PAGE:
Intel is apparently overcharging its customers more than never as AMD is not able to successfully compete in the $200 to $1000 price range. Despite having lower manufacturing costs than AMD, Intel is not willing to lower the prices even when new CPUs enter the market.
The lack of competition has made Intel richer and the company is not even paying attention to the customers as it sometimes used to.
They are changing the sockets as often as possible, the upgrades are delayed for more than 12 months (see LGA2011 roadmap) and the quality of the products is actually getting lower as Intel has decided to use sub-par thermal interface material (TIM) underneath the integrated heat spreader (IHS) of the new Ivy Bridge processors.
Hardware experts from TechReport.com have analyzed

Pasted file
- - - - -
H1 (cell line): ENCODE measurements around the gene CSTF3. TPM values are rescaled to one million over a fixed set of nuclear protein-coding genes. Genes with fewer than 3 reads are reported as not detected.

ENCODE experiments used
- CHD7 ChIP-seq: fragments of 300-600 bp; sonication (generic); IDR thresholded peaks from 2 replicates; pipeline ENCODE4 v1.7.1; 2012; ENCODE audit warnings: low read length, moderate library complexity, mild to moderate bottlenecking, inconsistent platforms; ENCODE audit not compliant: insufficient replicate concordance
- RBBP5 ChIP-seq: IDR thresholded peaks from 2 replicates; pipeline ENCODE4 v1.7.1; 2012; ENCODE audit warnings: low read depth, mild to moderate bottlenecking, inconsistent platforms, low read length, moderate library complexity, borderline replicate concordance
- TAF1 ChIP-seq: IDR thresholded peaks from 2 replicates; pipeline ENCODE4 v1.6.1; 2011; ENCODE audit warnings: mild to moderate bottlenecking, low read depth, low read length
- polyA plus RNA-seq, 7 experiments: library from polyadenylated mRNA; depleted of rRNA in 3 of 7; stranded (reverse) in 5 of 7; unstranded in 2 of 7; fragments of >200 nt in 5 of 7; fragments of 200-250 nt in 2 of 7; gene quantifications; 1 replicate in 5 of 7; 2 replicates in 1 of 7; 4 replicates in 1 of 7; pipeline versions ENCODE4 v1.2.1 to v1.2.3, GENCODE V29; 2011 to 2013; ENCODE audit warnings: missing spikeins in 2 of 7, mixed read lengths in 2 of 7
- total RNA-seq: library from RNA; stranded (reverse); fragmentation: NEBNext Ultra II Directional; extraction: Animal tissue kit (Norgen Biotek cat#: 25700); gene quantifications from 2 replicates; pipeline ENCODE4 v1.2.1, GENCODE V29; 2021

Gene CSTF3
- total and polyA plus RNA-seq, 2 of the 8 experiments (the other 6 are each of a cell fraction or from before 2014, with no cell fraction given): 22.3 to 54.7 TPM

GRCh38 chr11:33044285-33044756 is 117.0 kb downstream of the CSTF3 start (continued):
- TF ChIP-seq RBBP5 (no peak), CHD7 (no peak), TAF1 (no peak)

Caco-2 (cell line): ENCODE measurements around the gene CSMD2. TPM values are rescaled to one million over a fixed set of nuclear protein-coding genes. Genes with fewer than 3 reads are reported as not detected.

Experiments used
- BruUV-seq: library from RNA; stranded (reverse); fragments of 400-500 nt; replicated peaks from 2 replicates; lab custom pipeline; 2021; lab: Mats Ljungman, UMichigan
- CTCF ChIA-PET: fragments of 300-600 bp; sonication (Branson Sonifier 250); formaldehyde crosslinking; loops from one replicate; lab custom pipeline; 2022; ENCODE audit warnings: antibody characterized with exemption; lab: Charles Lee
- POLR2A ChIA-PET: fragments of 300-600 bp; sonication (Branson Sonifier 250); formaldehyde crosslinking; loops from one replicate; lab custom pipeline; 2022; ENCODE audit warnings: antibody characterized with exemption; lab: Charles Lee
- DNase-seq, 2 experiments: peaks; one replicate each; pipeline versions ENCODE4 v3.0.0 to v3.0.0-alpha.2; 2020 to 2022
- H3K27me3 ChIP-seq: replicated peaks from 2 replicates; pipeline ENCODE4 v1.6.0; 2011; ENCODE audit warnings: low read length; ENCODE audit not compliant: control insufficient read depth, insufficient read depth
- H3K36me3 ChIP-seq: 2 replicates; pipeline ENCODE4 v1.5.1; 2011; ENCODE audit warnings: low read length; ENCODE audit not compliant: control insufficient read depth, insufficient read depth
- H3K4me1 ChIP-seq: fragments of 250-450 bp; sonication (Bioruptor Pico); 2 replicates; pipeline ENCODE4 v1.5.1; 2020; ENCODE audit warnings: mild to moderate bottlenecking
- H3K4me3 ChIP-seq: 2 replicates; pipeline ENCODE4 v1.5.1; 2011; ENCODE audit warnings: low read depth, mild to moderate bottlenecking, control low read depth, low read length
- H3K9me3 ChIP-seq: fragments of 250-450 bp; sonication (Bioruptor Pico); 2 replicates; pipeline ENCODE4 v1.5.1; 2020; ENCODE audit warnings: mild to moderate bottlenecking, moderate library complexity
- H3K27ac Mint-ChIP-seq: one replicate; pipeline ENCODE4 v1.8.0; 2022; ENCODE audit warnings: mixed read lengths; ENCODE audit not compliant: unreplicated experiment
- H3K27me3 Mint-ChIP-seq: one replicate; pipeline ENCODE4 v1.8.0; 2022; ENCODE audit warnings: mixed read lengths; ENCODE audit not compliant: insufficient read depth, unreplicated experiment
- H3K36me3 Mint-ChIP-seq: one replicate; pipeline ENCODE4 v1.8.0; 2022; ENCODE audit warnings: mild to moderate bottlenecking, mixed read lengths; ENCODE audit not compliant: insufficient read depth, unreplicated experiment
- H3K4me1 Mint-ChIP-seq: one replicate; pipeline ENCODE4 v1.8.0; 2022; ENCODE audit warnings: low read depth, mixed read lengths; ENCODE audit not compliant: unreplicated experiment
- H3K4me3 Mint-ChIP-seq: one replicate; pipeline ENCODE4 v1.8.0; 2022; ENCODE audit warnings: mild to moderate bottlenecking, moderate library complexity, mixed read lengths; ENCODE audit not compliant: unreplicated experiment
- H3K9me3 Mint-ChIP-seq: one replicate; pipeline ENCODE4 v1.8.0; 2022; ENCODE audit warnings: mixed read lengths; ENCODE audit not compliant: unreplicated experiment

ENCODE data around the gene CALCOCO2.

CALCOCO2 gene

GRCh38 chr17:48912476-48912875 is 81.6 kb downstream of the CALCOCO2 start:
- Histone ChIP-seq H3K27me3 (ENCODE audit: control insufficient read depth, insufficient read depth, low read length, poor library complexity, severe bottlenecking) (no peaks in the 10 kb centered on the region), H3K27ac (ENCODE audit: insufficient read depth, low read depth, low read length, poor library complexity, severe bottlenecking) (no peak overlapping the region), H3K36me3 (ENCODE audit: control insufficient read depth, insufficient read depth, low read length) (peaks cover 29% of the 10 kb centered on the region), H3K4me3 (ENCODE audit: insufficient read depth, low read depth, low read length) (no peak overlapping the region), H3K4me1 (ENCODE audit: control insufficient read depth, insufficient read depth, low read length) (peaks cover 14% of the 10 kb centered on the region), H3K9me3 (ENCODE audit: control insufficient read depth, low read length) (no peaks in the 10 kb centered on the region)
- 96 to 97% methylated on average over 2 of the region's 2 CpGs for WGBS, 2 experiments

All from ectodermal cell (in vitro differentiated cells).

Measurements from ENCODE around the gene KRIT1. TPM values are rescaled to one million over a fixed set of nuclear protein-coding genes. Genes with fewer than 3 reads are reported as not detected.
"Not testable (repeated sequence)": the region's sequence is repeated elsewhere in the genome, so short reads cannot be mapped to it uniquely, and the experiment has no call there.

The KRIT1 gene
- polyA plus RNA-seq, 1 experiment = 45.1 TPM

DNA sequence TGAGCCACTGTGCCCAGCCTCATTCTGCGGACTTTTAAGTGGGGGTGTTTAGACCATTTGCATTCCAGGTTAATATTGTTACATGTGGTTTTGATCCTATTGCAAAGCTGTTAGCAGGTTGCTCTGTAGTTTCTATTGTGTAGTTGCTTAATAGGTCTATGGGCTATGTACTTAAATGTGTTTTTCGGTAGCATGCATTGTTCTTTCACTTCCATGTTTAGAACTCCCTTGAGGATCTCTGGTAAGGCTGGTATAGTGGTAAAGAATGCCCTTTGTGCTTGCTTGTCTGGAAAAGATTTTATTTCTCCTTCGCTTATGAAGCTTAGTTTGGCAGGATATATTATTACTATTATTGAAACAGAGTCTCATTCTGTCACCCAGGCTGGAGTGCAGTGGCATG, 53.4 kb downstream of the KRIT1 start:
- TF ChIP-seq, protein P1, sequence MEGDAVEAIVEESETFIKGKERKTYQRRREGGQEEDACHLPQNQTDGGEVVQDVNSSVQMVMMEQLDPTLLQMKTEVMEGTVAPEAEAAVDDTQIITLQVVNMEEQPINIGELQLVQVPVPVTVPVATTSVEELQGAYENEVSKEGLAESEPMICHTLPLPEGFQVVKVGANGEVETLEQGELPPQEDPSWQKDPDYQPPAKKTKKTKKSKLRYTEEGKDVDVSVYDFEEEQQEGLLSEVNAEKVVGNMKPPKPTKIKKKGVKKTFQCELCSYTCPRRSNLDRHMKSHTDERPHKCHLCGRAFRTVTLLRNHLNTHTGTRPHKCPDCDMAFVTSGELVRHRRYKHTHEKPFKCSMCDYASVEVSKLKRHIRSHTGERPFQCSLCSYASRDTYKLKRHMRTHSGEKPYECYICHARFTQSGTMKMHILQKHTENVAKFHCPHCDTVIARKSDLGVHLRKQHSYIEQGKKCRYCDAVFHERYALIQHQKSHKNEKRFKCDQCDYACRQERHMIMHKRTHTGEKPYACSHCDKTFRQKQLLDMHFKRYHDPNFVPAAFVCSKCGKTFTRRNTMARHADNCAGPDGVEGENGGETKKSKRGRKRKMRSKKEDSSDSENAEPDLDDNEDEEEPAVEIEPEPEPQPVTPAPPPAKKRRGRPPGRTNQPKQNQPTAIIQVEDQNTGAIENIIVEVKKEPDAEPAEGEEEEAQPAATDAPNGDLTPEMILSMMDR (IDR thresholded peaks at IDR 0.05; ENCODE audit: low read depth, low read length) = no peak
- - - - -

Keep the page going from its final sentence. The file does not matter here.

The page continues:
the situation and came up with some very interesting graphics.
Our take is that, despite the fact that AMD
’s solutions offer more performance for the money in their respective market sectors, Intel’s marketing and monopolistic tactics are depriving the Texas-based CPU designer of decent sales.
AMD is on a rebound with the newly launched Trinity processors that we presented here
and the company’s main foundry, GlobalFoundries
seems to have a very good manufacturing process that should improve the situation, but we don’t know if this will be enough for Intel to reach with lower prices.
Intel has managed to keep 80% of the x86 market for 7 years in a row when AMD had the absolute performance superiority, between 1999 and 2007.
Of course, that implied a lot of strong-arming of the OEMs, bribes and other monopolistic tactics, but now that AMD
is actually lacking this x86 performance superiority, a sudden change is unfortunately unlikely to occur.